# String Cosmology – A New Horizon For the Search For the Ultimate Constant

## String cosmology is a newly developed field which seeks to apply mathematically derived equations of string theory to the problem of ancient cosmology.

Also called String Theories, this subject is an offshoot of astronomy. A related field of study known as brane cosmology also seeks to apply these mathematically derived equations to problems of ancient cosmological study. The main aim of both these fields is to test and recheck theories of cosmological principle. If these theories can be tested and proven, then this would strengthen the basic foundation of modern cosmology viz.

String theory makes use of several simple concepts like tensors, algebraic equations and others. These are formulated in a way that they allow the presence of definite and unknown dimensions. These unknown dimensions could be a combination of magnitude, R-function and Planck’s constant. The main concept of string cosmology postulates that the dimension space can be viewed as a tensor field in curved form. Using the scalar formula, the dimension space can be transformed into higher dimensional space.

## According to string cosmology, the universe was in a very early stage of evolution where it was mostly composed of basic elementary particles like protons, atoms and other atoms.

Over billions of years, the primordial sphere got populated with many other objects like stars, quarks and tachyons. However, the growth of these additional terrestrial bodies brought the presence of de-photic space-time. In order to understand what was happening around us at that time, we need to calculate the various effects of these celestial bodies on our solar system. If the calculations are accurate, we can easily visualize the behaviour of the atomic particles.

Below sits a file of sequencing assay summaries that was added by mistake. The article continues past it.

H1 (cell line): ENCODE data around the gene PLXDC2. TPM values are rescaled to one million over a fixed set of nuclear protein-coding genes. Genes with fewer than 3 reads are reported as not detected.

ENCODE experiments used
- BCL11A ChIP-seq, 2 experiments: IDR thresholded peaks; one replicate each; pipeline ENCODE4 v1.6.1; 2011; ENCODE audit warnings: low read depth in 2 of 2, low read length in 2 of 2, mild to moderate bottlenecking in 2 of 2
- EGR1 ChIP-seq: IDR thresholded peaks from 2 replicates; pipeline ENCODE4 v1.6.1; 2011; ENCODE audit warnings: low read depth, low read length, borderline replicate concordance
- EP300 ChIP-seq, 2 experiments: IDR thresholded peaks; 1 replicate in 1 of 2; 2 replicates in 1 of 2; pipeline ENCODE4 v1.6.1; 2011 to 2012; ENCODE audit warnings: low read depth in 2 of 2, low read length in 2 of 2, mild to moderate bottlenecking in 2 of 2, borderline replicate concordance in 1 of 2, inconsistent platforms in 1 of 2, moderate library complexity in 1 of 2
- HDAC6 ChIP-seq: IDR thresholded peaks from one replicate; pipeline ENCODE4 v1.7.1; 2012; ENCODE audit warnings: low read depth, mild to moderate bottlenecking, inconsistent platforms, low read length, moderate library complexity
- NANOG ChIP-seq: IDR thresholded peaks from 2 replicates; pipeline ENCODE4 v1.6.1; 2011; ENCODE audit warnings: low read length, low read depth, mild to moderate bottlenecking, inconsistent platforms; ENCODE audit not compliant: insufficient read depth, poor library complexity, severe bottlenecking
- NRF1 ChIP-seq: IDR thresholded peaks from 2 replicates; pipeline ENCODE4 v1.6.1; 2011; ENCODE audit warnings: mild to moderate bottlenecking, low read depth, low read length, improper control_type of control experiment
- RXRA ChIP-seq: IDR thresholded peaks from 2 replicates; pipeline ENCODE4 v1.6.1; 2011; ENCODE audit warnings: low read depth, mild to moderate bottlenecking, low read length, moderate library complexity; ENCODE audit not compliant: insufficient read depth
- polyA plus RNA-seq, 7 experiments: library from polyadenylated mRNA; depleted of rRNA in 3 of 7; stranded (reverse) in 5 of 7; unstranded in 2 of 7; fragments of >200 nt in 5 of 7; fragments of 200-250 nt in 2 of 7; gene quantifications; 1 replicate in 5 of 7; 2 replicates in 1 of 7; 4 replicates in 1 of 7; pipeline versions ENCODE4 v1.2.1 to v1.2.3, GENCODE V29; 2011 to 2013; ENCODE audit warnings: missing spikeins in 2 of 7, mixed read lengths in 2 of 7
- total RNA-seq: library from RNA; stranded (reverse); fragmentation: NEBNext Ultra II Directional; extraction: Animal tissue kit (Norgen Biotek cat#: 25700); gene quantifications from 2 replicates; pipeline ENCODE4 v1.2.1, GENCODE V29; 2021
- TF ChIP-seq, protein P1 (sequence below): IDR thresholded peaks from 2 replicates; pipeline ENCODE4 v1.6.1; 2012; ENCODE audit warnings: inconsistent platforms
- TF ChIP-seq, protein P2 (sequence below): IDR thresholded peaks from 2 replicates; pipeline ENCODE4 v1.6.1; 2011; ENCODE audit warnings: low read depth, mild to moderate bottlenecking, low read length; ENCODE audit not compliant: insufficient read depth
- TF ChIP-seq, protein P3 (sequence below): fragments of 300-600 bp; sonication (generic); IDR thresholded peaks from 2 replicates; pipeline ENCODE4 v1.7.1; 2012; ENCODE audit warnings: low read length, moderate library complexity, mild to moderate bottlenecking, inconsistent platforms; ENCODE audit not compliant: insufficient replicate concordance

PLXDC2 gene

## The main aim of string cosmology is to find out the answers of these questions.

Two of the most prominent techniques used by scientists are perturbation theory and gauge theories. These theories help in explaining the way in which the structure of our planet and universe came about. For example, perturbation theory suggests that the formation of the planets and stars came about through chaotic growth or fluctuating perturbations. Gauge theory on the other hand, suggests that the distribution of matter in our solar system can be derived from the properties of the gravitational field. String theory is also in use to explain why there are no traces of intelligent life in the vicinity of the sun.